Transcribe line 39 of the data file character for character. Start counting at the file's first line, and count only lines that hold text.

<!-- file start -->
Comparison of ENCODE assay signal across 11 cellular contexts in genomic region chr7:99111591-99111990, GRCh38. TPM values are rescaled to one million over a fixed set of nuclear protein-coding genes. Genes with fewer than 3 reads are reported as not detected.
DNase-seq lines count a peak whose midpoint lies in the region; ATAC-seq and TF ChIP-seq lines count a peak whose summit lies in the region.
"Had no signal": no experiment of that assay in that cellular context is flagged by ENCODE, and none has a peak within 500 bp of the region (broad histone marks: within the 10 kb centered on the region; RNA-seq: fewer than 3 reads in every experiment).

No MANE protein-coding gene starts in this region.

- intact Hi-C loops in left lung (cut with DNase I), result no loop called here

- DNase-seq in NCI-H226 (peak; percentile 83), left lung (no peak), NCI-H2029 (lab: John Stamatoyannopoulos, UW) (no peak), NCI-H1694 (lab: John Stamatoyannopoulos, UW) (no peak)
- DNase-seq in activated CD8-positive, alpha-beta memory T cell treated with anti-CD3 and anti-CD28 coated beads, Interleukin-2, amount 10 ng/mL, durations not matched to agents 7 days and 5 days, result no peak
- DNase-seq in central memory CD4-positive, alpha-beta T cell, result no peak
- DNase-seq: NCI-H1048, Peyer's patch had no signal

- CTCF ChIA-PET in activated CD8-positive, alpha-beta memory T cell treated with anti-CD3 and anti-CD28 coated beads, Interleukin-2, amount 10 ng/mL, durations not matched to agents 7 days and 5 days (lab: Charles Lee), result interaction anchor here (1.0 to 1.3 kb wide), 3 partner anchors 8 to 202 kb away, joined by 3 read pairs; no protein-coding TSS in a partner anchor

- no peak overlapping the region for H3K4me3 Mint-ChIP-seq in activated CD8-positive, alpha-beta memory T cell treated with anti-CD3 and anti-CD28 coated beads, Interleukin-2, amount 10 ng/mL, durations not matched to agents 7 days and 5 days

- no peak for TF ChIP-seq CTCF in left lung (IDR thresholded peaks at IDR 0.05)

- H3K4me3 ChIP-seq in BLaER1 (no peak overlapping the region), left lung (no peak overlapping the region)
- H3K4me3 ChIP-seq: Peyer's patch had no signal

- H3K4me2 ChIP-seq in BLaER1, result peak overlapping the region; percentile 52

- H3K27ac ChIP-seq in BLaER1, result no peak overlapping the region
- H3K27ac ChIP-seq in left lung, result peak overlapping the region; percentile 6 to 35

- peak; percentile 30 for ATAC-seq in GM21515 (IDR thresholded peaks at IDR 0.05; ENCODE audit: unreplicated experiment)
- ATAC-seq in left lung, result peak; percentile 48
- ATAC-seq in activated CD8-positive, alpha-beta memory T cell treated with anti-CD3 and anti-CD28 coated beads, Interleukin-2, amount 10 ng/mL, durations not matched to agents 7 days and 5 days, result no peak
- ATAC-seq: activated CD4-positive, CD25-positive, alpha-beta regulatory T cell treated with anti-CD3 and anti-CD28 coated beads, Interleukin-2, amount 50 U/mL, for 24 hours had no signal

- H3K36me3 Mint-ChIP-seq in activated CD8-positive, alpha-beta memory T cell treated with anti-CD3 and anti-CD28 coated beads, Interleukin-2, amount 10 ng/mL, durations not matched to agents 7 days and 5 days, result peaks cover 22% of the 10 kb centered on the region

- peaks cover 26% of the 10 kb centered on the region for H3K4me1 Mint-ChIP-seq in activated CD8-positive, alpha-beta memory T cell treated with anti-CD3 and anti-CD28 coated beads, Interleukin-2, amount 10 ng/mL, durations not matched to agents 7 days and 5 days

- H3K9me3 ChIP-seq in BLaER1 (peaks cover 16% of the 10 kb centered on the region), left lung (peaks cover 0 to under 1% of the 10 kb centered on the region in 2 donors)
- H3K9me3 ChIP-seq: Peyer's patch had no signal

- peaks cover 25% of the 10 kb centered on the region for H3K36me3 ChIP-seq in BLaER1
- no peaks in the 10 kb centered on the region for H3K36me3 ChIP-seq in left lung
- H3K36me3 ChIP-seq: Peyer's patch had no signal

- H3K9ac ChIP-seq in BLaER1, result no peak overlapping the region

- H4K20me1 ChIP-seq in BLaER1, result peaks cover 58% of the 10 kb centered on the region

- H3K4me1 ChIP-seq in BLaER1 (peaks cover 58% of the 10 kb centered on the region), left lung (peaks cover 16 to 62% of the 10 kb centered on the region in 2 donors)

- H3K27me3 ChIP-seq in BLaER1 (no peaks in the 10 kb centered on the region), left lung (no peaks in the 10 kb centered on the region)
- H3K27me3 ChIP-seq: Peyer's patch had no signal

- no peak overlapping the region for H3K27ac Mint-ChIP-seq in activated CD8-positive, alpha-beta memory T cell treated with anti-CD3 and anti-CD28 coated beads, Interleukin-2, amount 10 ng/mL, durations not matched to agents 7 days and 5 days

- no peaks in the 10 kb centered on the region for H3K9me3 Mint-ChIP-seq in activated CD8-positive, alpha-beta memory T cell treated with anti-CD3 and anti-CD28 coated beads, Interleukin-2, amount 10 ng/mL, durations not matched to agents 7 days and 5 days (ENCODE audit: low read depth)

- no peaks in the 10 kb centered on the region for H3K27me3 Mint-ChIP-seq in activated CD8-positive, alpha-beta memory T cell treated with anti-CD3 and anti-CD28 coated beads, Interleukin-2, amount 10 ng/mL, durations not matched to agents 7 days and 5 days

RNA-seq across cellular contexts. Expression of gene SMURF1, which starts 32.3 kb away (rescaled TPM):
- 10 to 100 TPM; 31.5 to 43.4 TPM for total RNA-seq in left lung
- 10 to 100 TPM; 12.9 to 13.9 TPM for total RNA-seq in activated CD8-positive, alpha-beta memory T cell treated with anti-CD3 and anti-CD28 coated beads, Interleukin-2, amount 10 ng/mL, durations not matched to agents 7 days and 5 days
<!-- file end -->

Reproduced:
- 10 to 100 TPM; 12.9 to 13.9 TPM for total RNA-seq in activated CD8-positive, alpha-beta memory T cell treated with anti-CD3 and anti-CD28 coated beads, Interleukin-2, amount 10 ng/mL, durations not matched to agents 7 days and 5 days